The Anthropology of Media: A Reader
February 2002, Wiley-Blackwell
The Anthropology of Media: A Reader
- Brings together key writings in the emergent field of the anthropology of media for the first time
- Integrates key themes in the anthropology of media by means of editorial commentary
- Explores the theoretical issues that have arisen from ethnographic studies of media
Timeline of Media Development.
Introduction: Kelly Askew and Richard R. Wilk.
Part I: Seeing/Hearing is Believing: Technology and Truth:.
1. The Medium is the Message: Marshall McLuhan.
2. The Technology and the Society: Raymond Williams..
3. Mead and Bateson Debate: On the Use of the Camera in Anthropology: Margaret Mead and Gregory Bateson.
4. The Ambiguity of the Photograph: John Berger.
5. Save, Save the Lore!: Erika Brady.
Part II: Representing Others:.
6. The Gaze of Western Humanism: James C. Faris.
7. The Color of Sex: Postwar Photographic Histories of Race and Gender: Catherine Lutz and Jane Collins.
8. The Imperial Imaginary: Ella Shohat and Robert Stam.
9. Complicities of Style: Dave MacDougall.
Part III: Representing Selves:.
10. Hollywood and the USA: Hortense Powdermaker.
11. Yoruba Photography: How the Yoruba See Themselves: Stephen F. Sprague.
12. Relationships: Daniel Miller and Don Slater.
13. Mediating Culture: Indigenous Media, Ethnographic Film, and the Production of Identity: Faye Ginsburg.
Part IV: Active Audiences:.
14. Radio Texture: Between Self and Others: Jo Taachi.
15. The Tongan Tradition of Going to the Movies: Elizabeth Hahn.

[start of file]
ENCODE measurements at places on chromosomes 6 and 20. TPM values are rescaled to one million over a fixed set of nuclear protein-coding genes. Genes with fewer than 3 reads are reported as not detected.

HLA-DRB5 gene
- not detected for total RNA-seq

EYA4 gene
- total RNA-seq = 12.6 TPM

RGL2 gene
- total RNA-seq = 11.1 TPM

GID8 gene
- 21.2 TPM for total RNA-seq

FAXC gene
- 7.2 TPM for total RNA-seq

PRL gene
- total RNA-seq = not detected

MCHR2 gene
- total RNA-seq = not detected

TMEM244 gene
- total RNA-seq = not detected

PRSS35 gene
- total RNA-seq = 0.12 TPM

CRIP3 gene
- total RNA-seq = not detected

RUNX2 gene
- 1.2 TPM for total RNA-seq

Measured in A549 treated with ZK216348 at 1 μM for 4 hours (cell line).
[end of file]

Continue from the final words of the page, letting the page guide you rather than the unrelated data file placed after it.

16. Rambo's Wife Saves the Day: Subjugating the Gaze and Subverting the Narrative in a Papua New Guinean Swamp: Don Kulick and Margaret Willson.
17. 'It's Destroying a Whole Generation': Television and Moral Discourse in Belize: Rick Wilk.
18. National Texts and Gendered Lives: An Ethnography of Television Viewers in a North Indian City: Purnima Mankekar.
Part V: Power, Colonialism, Nationalism:.
19. Image-Based Culture: Advertising and Popular Culture: Sut Jhally.
20. The Global and the Local in International Communications: Annabelle Sreberny-Mohammadi.
21. In Rascally Signs in Sacred Places: The Politics of Culture in Nicaragua: David E Whisnant.
22. The Objects of Soap Opera: Egyptian Television and the Cultural Politics of Modernity: Lila Abu-Lughod.
Richard R. Wilk is Professor and Chair of the Department of Anthropology at Indiana University. He is the author of several books, including Household Ecology (1991) and Economies and Cultures (1996), as well as over a hundred papers and articles on topics as diverse as Maya archaeology, research ethics, and global consumer culture.
- Brings together key writings in the emergent field of the anthropology of media for the first time.
- Offers critical overview of how mass media represents and constructs both Western and non-Western cultures.
- Integrates key themes in the anthropology of media by means of editorial commentary.
- Explores the theoretical issues that have arisen from ethnographic studies of media.
"Provides a unique collection of classic and vanguard, theoretical and substantive studies that demonstrates the centrality of anthropology to contemporary media studies. By a judicious selection of fascinating papers this volume is able to go beyond any single study to reveal the many different ways an anthropology sensitive to political and economic environments can investigate the production, consumption, and consequences of media by creators and users. As such it makes the ideal foundation for teaching a subject that has now clearly come into its own." Daniel Miller, University College London